A day in the life of Julia…
Do you remember when the Obama re-election campaign released a slideshow “The Life of Julia,” as a media promotion of Obama’s government programs? They created it to represent the average American, in this case a female, who would need Obama’s programs for an economic and socially successful America. Quickly, however the slideshow was removed from media outlets. Following the same idea, an employee at CIS, came up with the idea to create “A day in the life of Julia, Amnesty Applicant.” This creative parody was spread over the Web to draw attention to the negative implications of the passing of SB744 (which by the way Senate passed in a 68-32 vote).
Of course you can view the slideshow yourself here, but I will also walk you through it because I think it is a very creative way to get media and American attention. While at CIS, I have realized that I really enjoy working with public opinion data and communications, which is why this idea in particular stood out to me. Makse’s Statistical Analysis class at Dickinson was actually the first time I recognized my drive to analyze public opinion and study the different techniques used through media to sway opinions.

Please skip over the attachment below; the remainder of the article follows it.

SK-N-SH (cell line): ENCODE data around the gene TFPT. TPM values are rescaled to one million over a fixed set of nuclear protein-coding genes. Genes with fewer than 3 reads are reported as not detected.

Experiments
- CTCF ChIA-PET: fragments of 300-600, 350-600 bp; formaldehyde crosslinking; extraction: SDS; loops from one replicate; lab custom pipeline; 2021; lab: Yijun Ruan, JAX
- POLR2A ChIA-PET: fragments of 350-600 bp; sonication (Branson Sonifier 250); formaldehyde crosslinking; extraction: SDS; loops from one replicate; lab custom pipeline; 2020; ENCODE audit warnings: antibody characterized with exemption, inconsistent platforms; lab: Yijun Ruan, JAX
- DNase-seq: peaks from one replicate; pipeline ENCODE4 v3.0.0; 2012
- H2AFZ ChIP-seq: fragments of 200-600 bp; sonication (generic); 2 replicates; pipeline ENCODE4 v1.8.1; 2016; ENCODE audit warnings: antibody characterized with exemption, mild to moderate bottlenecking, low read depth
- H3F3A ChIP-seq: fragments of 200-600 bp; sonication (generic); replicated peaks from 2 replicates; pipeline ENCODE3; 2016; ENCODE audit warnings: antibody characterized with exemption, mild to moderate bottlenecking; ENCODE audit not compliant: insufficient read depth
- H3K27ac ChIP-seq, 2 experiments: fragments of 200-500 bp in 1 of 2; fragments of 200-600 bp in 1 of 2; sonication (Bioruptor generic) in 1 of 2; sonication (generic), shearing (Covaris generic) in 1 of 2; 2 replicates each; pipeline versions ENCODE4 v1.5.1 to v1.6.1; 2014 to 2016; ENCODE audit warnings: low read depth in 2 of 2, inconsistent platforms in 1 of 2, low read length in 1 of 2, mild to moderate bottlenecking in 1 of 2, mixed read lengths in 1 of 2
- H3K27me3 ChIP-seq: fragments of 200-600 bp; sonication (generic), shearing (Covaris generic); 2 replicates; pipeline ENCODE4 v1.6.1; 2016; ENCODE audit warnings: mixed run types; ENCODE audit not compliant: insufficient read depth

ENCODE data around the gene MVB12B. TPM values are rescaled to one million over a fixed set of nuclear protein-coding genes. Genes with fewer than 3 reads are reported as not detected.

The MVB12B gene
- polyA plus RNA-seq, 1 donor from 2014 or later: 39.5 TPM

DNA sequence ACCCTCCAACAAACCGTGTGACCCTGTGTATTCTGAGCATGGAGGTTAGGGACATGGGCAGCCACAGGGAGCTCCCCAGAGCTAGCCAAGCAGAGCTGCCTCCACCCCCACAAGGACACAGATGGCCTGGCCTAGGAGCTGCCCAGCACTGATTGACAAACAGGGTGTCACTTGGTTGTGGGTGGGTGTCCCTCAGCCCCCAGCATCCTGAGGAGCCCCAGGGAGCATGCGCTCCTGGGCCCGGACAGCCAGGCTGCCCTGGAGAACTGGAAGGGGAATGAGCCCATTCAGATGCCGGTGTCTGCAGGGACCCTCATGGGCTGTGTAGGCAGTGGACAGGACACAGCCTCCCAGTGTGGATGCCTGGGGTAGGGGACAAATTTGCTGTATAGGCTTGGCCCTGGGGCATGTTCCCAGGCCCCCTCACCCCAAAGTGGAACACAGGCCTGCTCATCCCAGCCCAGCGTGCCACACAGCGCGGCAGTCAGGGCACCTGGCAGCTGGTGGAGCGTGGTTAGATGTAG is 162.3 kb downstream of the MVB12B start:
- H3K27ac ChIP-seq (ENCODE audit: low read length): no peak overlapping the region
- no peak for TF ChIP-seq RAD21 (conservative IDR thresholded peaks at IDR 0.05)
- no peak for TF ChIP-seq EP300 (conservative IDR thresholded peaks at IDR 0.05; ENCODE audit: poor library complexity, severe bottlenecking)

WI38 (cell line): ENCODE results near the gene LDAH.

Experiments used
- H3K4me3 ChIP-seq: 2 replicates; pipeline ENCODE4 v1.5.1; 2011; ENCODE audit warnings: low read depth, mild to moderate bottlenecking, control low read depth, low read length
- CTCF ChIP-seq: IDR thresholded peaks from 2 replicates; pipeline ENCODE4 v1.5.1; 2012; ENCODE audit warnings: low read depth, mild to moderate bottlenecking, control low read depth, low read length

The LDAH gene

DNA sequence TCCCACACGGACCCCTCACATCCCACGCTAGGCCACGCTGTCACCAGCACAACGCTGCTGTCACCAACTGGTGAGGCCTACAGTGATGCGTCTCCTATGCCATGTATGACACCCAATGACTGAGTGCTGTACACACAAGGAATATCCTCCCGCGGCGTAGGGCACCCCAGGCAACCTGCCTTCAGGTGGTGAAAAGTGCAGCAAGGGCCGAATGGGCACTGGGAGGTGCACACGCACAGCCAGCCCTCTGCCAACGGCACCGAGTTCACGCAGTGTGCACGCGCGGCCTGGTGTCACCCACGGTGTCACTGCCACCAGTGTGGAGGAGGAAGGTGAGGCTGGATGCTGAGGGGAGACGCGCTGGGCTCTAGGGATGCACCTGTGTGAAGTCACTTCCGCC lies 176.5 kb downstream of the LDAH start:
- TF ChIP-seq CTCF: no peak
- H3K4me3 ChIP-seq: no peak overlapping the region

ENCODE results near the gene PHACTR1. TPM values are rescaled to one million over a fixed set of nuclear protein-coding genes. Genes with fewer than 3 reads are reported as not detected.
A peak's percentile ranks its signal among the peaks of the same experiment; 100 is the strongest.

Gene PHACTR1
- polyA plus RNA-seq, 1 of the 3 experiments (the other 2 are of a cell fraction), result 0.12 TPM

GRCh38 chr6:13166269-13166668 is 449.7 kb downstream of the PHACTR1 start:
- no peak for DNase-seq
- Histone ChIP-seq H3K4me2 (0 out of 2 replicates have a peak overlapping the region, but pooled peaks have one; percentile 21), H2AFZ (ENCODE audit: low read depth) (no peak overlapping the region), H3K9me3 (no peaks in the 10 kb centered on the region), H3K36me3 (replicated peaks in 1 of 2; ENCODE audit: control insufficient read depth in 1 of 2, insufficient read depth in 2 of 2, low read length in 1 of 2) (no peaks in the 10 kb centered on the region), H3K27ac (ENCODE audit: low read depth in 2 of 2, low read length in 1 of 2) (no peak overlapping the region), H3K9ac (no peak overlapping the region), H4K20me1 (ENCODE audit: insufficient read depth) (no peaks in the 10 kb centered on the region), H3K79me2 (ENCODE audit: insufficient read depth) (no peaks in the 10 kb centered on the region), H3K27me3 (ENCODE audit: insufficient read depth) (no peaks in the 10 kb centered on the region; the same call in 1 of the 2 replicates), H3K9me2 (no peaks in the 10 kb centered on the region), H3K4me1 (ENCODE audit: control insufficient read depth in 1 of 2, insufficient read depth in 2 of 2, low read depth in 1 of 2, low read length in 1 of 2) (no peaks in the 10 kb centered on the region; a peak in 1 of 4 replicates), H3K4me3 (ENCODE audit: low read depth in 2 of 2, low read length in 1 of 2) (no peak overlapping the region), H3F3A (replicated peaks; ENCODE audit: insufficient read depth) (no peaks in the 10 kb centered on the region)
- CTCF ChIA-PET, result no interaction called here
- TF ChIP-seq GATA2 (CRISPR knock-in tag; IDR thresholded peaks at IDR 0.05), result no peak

This particular slideshow uses similar artwork as that of the Obama Campaign to catch media attention.
The presentation starts off with Julia being happy that the politicians’ are not securing the border first, which is an apparent contradiction in many of their words. It then progresses to discuss the weak background checks that amnesty applicants undergo, even with misdemeanors in their records. Then, a popularly contended point, the slideshow states that the bill doesn’t require amnesty applicants to pay back taxes, which the IRS does in fact demand of US citizens. Another surprising fact is that while our Constitution does not grant right of attorney for civil issues, the bill grants applicants an attorney in immigration court. Further, the bill allows previously deported illegal immigrants back into the US to utilize this amnesty. While all this is great for amnesty applicants, E-Verify systems for national security will remain tied up in courts , enforcement issues still apparent, and a new slew of undocumented people in turn will come to the US as a result of lack of increased national security.
The driving message in this parody is the issue of what seems to be amnesty applicants getting more rights and leeway than US citizens. What do you think? Should the bill not have been passed? I think it needed more work, and in a policy issue that isn’t touched til every 20 years, more precision and evaluation should be taken into consideration. Let’s see how it holds up in the House. The CIS parody got a record 17,000+ hits, demonstrating the impact creativity has in getting a message across.
I can’t believe June is coming to an end! I’m exactly half way through my internship and it’s flown by so quickly! My data research project from the first half finally paid off and a research fellow here at CIS used my research to write up that article mentioned in prior posts about H1B teachers. Check it out!